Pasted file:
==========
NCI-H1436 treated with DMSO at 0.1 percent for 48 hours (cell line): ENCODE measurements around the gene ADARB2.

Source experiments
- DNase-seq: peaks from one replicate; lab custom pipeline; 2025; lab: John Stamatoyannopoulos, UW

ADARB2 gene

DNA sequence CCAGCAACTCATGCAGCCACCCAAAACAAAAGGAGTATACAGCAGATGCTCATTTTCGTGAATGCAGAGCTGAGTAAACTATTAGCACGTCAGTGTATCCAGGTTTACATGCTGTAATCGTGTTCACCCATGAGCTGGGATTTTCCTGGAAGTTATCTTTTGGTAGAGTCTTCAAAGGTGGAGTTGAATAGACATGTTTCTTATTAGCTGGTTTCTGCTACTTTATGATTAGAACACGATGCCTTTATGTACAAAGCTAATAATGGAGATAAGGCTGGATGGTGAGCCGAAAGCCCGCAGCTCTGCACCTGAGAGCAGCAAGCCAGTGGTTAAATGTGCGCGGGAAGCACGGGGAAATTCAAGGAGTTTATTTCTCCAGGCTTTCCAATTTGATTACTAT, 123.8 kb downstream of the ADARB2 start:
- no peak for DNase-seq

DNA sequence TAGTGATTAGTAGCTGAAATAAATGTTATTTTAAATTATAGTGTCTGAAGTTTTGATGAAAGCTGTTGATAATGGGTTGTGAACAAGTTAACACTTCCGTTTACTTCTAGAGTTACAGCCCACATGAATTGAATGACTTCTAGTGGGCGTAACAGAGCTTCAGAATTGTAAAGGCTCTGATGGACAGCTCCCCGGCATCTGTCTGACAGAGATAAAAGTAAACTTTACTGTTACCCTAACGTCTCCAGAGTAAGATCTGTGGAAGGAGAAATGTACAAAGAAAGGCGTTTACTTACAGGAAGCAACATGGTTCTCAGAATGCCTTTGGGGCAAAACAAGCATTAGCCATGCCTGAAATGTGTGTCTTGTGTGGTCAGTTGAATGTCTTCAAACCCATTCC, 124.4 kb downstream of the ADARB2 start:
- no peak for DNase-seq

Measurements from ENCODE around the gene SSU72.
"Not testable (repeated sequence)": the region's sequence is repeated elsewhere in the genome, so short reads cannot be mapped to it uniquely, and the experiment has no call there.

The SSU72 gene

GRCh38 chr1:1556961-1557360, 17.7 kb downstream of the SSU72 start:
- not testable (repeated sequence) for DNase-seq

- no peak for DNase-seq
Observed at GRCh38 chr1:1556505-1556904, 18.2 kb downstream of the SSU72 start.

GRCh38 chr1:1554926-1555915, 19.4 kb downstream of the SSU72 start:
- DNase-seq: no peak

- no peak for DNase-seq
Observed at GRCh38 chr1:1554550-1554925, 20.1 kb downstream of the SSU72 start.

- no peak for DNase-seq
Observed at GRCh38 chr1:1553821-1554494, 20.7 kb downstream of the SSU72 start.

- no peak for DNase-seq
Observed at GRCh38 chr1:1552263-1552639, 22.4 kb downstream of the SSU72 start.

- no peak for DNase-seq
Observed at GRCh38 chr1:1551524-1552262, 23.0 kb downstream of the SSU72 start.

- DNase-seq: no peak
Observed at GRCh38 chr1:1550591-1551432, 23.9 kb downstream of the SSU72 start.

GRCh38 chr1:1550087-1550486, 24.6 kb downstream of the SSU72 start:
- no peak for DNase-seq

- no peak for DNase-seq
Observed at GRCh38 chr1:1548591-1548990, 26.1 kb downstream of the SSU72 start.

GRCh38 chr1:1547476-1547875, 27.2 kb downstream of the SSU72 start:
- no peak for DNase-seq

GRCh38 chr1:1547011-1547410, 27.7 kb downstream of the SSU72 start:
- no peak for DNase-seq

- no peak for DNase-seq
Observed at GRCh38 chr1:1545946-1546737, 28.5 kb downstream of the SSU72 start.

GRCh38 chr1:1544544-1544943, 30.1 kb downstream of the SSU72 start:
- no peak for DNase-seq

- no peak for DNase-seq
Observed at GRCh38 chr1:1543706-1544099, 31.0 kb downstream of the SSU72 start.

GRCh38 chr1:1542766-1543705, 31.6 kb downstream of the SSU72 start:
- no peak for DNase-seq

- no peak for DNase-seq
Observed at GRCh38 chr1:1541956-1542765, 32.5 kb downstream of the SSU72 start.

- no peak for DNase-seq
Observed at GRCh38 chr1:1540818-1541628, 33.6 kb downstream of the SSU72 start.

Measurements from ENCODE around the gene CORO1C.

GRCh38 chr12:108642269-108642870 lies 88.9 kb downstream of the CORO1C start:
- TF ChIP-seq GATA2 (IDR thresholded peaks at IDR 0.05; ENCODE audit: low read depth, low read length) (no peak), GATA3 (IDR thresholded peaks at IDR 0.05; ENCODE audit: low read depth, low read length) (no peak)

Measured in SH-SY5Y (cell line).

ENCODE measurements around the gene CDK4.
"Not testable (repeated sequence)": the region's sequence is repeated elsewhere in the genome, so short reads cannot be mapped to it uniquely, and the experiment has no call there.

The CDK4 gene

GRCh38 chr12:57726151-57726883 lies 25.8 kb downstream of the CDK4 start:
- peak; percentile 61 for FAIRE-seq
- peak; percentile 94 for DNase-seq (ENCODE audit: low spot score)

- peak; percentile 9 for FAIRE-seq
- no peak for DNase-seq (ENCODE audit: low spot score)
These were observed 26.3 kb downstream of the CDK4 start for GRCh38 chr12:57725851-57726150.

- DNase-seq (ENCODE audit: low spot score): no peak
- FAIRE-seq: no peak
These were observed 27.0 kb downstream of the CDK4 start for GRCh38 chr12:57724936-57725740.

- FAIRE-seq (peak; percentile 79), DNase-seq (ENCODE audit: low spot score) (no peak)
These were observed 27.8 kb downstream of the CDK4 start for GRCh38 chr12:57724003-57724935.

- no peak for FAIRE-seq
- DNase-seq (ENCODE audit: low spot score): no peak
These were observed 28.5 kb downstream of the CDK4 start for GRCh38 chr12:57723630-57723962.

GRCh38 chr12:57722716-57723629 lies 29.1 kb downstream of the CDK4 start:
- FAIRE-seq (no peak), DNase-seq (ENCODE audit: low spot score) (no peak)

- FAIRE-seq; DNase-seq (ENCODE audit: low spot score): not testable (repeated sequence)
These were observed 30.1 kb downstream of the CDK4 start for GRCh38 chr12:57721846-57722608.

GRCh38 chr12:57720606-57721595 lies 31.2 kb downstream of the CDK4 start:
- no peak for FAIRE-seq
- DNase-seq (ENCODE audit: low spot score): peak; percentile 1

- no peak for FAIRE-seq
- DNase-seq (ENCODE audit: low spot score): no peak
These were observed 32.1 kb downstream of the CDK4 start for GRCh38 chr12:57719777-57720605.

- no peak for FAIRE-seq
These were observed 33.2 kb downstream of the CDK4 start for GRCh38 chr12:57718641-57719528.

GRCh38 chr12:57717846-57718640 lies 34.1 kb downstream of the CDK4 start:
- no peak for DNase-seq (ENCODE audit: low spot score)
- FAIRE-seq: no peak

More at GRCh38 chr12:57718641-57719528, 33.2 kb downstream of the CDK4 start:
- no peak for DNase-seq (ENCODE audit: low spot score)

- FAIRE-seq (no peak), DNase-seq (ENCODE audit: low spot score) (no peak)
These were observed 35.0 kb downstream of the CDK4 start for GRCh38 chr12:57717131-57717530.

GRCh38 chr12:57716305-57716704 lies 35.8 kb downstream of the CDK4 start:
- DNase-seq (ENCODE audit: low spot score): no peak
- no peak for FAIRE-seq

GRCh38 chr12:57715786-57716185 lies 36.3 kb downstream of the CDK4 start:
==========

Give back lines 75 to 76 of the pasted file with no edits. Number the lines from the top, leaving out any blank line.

- DNase-seq (ENCODE audit: low spot score): peak; percentile 1

- no peak for FAIRE-seq